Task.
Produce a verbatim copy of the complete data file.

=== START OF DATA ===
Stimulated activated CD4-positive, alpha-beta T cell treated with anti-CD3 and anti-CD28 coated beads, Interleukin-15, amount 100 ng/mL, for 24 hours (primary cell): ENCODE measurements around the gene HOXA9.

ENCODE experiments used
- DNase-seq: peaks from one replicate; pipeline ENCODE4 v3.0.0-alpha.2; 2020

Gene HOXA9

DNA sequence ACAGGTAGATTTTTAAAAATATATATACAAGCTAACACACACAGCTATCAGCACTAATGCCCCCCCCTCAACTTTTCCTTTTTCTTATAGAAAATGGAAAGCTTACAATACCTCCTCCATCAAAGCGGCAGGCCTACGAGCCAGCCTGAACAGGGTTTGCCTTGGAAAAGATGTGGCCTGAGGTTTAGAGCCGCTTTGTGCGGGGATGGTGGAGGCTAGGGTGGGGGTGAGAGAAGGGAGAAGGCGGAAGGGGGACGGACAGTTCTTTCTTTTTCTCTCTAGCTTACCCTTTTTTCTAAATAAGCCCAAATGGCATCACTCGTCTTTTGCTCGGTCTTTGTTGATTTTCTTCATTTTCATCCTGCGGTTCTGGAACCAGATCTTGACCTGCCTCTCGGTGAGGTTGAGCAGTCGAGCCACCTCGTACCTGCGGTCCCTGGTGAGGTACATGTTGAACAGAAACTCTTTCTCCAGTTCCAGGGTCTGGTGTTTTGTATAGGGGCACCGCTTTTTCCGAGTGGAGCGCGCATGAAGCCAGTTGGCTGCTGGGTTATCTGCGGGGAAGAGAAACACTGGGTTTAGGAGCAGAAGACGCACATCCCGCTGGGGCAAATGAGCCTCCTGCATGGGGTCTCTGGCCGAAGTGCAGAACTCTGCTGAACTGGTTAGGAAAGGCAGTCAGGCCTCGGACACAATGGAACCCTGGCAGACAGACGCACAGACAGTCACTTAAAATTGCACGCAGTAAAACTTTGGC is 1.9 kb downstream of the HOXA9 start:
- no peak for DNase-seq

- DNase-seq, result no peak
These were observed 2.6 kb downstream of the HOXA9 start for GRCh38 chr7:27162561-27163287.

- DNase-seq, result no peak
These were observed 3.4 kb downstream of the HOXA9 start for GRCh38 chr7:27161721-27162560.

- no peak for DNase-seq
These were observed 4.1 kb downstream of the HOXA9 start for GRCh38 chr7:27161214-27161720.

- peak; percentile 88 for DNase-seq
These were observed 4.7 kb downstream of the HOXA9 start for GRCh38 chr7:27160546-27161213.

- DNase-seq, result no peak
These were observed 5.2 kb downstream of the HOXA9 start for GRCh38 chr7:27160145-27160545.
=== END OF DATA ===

Stimulated activated CD4-positive, alpha-beta T cell treated with anti-CD3 and anti-CD28 coated beads, Interleukin-15, amount 100 ng/mL, for 24 hours (primary cell): ENCODE measurements around the gene HOXA9.

ENCODE experiments used
- DNase-seq: peaks from one replicate; pipeline ENCODE4 v3.0.0-alpha.2; 2020

Gene HOXA9

DNA sequence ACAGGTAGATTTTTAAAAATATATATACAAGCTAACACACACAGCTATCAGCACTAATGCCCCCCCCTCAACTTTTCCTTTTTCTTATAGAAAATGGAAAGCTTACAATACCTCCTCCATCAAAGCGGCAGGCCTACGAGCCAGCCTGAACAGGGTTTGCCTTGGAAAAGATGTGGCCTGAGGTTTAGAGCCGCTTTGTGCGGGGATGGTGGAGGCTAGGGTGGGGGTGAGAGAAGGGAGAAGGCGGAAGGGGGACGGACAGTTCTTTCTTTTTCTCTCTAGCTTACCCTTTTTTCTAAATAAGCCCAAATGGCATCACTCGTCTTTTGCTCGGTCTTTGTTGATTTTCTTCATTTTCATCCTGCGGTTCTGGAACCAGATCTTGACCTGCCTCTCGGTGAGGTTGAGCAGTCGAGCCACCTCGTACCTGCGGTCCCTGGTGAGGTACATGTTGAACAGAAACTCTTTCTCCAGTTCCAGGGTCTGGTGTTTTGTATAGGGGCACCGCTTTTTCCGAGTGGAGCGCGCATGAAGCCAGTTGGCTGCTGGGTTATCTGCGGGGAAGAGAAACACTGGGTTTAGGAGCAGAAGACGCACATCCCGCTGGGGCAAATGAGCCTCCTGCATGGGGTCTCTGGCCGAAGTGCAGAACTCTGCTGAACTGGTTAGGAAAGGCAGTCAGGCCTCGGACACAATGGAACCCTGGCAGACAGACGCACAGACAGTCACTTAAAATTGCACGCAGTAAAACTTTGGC is 1.9 kb downstream of the HOXA9 start:
- no peak for DNase-seq

- DNase-seq, result no peak
These were observed 2.6 kb downstream of the HOXA9 start for GRCh38 chr7:27162561-27163287.

- DNase-seq, result no peak
These were observed 3.4 kb downstream of the HOXA9 start for GRCh38 chr7:27161721-27162560.

- no peak for DNase-seq
These were observed 4.1 kb downstream of the HOXA9 start for GRCh38 chr7:27161214-27161720.

- peak; percentile 88 for DNase-seq
These were observed 4.7 kb downstream of the HOXA9 start for GRCh38 chr7:27160546-27161213.

- DNase-seq, result no peak
These were observed 5.2 kb downstream of the HOXA9 start for GRCh38 chr7:27160145-27160545.